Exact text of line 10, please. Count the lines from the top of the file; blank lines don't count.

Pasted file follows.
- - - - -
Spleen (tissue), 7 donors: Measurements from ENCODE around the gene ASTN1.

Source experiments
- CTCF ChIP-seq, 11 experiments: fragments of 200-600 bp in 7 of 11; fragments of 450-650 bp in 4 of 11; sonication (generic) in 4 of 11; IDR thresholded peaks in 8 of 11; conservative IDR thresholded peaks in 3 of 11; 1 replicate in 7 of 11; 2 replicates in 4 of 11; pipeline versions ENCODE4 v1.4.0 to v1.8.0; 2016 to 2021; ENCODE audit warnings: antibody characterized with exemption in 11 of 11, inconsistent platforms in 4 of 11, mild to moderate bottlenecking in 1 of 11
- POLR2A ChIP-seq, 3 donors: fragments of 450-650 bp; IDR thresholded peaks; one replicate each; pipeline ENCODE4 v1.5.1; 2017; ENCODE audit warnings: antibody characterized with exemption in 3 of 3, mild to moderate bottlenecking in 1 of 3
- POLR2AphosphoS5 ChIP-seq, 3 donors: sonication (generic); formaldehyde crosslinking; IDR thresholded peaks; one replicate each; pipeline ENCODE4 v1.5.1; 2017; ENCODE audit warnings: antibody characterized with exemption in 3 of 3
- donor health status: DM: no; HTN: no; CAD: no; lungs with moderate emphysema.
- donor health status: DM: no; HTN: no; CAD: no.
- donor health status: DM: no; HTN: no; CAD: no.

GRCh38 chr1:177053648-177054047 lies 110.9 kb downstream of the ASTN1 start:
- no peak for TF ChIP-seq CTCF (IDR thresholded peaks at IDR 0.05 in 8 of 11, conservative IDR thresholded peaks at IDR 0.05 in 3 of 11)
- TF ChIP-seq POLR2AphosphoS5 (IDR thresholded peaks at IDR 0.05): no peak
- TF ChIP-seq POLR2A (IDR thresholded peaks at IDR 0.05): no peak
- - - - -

- no peak for TF ChIP-seq CTCF (IDR thresholded peaks at IDR 0.05 in 8 of 11, conservative IDR thresholded peaks at IDR 0.05 in 3 of 11)